A recreation of the iconic beach kiss scene from the PG-rated 1953 film From Here to Eternity featuring a male couple in place of the original actors (pictured above) was one of three images scheduled for public display to promote the the festival, which starts on March 28.
However, news broke last Thursday that Brisbane Council had pulled the image from public use in the campaign.
“We are mindful of the community’s views and believe that one of the three posters may be seen by many as too confronting,” Brisbane Lifestyle Committee Chairman and councillor Krista Adams said.
Social media was abuzz with debate almost immediately following council’s decision, with some calling the decision “backwards”, “bigoted” and that removing the image while allowing other adverts featuring heterosexual couples was a sign of double standards.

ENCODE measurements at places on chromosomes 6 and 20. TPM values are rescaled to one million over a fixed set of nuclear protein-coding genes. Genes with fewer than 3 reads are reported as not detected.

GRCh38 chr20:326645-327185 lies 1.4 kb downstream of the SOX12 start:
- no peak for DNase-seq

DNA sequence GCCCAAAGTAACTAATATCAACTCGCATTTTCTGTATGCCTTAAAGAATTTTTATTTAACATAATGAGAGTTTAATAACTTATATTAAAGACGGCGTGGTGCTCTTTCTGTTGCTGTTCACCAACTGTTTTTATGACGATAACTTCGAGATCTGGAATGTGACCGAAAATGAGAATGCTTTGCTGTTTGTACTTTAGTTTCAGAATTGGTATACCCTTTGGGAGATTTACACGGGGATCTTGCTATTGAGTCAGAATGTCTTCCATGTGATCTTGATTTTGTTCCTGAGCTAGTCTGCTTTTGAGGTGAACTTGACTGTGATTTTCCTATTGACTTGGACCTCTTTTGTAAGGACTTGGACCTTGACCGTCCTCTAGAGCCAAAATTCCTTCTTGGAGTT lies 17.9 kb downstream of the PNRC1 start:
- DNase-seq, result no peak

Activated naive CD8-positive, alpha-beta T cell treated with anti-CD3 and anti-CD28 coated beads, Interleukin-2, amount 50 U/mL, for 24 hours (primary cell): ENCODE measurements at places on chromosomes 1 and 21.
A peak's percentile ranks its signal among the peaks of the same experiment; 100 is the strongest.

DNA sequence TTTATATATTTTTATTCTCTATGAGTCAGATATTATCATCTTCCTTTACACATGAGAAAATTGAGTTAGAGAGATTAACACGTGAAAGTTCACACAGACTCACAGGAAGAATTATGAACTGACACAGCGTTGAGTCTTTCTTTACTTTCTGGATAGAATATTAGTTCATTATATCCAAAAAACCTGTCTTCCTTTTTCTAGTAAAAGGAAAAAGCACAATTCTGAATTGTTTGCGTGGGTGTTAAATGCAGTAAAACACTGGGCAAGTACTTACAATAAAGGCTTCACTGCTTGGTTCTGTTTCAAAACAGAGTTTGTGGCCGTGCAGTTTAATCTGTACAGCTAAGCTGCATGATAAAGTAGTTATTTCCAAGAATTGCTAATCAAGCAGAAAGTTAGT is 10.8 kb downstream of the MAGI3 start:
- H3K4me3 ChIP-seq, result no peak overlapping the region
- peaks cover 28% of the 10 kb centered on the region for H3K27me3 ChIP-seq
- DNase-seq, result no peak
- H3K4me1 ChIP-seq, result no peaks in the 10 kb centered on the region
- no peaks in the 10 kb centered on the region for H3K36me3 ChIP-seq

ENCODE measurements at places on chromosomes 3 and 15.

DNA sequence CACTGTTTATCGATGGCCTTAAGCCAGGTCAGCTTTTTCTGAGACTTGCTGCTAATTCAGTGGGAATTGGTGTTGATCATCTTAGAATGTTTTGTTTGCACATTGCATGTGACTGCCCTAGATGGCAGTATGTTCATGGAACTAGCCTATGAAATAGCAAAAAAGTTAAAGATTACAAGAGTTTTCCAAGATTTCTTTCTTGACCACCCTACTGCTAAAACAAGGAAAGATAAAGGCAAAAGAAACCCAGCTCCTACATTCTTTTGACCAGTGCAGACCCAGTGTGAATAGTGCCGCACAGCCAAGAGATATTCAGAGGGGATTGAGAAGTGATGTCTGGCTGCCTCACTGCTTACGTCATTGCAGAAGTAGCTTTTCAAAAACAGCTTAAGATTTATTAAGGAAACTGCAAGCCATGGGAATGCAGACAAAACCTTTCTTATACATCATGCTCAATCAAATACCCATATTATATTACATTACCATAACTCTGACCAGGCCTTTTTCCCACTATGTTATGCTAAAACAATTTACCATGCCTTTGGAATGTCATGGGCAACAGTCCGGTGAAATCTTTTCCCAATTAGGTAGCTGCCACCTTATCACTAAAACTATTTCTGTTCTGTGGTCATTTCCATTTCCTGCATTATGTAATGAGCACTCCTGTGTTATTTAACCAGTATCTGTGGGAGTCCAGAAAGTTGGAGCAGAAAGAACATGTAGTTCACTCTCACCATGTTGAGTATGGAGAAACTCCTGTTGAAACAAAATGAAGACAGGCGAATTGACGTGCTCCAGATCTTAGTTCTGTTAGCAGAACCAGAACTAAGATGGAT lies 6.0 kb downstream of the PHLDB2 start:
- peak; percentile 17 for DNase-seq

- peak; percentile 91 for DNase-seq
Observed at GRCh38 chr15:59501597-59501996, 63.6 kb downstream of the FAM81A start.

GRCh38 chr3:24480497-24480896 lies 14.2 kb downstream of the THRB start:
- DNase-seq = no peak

“Citizens are rightfully asking – would this be happening if it involved a different minority group, perhaps Indigenous, disabled or migrants, rather than gay people?” Brisbane LGBTIQ Action Group member Phil Browne said, who also called for equal representation of all members of society.
“It’s natural for two people in love to express tenderness, and this is what the poster portrays. I congratulate (council) on their LGBT initiatives to date, and it must be ensured that all people, regardless of sexuality or gender, are treated identically.”
Council’s Inclusivity Board member Dr Ann Stewart acknowledged that they have lately come a long way in addressing LGBTI issues and discrimination, but voiced her concern over Adams’ decision.
“I daresay there will be a need to find out exactly what has happened here, if anything, and on whose authority,” Dr Stewart said.